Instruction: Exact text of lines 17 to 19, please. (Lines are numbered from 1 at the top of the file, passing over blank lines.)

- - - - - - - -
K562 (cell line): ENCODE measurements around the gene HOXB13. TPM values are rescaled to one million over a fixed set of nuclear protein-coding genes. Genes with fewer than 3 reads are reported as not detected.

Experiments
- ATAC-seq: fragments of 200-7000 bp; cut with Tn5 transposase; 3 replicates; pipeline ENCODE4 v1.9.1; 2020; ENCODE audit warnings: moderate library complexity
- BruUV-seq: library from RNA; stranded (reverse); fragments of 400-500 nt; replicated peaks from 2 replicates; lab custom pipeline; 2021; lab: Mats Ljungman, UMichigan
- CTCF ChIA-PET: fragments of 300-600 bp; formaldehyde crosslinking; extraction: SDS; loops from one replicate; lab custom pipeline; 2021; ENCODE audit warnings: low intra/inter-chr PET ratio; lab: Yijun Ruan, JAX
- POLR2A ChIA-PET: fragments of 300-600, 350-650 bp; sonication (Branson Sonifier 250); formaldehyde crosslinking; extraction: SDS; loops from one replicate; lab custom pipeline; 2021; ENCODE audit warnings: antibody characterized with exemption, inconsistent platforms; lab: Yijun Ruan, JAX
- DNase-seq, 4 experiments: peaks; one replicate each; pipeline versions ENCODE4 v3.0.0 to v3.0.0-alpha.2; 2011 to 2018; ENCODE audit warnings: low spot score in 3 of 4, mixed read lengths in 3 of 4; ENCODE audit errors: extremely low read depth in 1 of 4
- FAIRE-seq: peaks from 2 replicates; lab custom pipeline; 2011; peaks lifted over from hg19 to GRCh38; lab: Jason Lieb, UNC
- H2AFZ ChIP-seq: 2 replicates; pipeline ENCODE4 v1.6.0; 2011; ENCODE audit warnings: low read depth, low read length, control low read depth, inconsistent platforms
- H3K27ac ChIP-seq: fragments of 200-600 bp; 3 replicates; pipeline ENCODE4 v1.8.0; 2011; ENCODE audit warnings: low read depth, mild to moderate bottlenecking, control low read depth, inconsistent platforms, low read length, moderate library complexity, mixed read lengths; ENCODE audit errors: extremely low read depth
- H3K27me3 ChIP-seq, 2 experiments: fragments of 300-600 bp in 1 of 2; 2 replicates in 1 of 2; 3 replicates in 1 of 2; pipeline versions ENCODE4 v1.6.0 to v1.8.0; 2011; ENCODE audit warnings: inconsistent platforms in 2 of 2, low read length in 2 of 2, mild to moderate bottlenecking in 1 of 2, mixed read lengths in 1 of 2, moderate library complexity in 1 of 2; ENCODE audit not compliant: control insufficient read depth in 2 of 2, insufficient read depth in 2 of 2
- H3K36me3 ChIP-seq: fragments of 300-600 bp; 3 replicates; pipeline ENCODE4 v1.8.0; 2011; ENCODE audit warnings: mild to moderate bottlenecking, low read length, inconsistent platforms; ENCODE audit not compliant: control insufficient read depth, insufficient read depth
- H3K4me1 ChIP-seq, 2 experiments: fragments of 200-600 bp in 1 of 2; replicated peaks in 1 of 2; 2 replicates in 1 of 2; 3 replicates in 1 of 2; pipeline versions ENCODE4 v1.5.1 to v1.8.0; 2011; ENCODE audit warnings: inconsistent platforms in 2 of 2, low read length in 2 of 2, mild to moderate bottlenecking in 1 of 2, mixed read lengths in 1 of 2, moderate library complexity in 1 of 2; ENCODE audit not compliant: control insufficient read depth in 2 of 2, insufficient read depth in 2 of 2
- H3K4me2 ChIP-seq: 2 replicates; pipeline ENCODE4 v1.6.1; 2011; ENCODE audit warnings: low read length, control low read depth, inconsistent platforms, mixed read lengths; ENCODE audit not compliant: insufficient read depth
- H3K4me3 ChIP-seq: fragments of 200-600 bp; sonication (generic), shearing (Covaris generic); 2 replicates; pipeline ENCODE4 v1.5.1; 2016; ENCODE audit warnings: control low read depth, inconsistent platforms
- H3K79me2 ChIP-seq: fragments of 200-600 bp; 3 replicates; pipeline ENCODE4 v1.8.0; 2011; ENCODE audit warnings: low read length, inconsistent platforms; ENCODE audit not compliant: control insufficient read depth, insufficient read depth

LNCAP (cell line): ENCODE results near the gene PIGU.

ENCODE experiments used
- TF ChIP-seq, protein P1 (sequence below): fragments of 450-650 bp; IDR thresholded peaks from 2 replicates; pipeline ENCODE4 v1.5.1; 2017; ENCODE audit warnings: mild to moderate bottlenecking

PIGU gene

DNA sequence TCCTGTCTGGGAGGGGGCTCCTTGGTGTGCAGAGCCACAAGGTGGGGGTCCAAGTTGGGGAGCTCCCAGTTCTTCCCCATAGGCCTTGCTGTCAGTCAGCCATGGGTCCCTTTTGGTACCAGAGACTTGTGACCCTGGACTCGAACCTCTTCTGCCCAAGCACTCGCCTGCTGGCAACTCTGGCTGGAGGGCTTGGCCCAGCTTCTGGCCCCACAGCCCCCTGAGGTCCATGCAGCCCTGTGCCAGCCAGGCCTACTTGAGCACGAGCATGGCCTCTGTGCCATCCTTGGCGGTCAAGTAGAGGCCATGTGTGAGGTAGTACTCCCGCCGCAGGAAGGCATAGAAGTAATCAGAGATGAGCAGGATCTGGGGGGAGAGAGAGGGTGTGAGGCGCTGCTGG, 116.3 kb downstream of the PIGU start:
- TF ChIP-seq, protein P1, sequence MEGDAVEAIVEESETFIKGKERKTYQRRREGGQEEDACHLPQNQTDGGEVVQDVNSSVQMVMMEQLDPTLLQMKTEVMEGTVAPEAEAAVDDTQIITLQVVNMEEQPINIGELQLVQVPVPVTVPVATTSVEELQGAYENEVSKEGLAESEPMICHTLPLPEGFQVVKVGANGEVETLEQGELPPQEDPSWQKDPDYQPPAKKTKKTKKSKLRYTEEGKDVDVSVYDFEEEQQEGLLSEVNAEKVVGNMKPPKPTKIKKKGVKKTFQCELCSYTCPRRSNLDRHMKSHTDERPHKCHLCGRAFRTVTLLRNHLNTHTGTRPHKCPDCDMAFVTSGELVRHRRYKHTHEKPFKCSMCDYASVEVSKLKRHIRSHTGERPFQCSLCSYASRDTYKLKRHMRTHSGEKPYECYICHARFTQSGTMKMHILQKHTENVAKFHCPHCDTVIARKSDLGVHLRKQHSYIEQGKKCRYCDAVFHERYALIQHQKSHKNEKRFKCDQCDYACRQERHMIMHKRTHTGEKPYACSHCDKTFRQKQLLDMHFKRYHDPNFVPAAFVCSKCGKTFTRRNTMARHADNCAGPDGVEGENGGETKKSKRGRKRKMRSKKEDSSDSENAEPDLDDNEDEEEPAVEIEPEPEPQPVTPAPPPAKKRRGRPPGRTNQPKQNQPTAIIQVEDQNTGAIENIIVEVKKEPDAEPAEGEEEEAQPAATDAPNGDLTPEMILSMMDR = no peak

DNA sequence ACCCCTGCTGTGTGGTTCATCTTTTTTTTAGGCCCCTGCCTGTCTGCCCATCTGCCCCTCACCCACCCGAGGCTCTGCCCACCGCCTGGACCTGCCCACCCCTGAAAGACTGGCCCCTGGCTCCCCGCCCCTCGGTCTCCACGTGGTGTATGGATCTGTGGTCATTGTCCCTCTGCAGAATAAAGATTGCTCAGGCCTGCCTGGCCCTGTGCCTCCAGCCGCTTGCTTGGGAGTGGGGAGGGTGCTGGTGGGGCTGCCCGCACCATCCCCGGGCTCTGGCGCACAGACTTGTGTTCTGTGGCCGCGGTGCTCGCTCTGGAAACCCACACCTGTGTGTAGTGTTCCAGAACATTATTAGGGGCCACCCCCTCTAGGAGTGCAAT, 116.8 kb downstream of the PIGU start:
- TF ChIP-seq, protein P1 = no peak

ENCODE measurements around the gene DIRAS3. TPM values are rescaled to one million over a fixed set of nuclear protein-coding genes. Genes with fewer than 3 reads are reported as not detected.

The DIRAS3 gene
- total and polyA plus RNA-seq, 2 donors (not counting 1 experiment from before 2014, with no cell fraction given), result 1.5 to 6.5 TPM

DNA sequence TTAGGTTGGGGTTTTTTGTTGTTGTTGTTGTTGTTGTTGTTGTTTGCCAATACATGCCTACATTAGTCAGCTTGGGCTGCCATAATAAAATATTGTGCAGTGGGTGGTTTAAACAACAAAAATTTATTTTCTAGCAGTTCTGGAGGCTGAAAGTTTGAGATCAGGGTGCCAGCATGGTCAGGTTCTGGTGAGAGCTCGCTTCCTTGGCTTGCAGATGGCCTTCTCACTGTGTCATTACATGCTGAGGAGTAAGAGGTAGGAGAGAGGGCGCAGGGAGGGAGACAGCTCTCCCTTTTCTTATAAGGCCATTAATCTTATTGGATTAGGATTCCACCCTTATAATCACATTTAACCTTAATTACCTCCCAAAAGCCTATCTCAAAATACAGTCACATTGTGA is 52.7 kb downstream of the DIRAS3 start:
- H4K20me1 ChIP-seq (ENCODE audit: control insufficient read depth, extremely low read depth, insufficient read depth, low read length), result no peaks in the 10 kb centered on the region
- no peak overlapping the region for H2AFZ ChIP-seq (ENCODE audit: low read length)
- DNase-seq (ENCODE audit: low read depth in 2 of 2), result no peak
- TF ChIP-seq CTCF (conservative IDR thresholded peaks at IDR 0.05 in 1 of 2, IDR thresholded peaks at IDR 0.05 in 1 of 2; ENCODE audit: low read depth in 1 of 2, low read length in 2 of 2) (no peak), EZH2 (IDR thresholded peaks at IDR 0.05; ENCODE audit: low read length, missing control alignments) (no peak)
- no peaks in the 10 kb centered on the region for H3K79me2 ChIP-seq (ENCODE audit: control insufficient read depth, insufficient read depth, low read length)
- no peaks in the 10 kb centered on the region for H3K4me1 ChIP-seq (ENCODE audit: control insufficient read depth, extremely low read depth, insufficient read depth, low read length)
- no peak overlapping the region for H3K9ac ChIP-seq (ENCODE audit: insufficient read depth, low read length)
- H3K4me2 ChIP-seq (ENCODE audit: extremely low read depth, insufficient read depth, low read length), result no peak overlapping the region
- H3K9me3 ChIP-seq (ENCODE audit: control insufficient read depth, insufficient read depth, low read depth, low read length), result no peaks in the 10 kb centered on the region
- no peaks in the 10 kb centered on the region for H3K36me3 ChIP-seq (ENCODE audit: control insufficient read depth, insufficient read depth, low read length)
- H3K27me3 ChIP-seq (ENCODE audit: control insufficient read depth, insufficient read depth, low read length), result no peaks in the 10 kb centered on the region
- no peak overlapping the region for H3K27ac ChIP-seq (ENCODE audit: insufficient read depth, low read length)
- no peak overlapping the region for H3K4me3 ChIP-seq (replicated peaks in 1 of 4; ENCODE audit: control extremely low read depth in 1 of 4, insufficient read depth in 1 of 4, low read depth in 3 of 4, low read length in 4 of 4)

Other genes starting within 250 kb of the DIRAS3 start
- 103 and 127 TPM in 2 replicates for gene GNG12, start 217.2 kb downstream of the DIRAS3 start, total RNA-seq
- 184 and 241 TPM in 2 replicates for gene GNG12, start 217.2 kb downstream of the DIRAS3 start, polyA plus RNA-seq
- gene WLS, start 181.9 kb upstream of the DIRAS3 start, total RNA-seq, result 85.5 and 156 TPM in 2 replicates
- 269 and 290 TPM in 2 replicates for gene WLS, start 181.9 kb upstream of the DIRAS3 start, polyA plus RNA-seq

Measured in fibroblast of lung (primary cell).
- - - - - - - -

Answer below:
LNCAP (cell line): ENCODE results near the gene PIGU.

ENCODE experiments used
- TF ChIP-seq, protein P1 (sequence below): fragments of 450-650 bp; IDR thresholded peaks from 2 replicates; pipeline ENCODE4 v1.5.1; 2017; ENCODE audit warnings: mild to moderate bottlenecking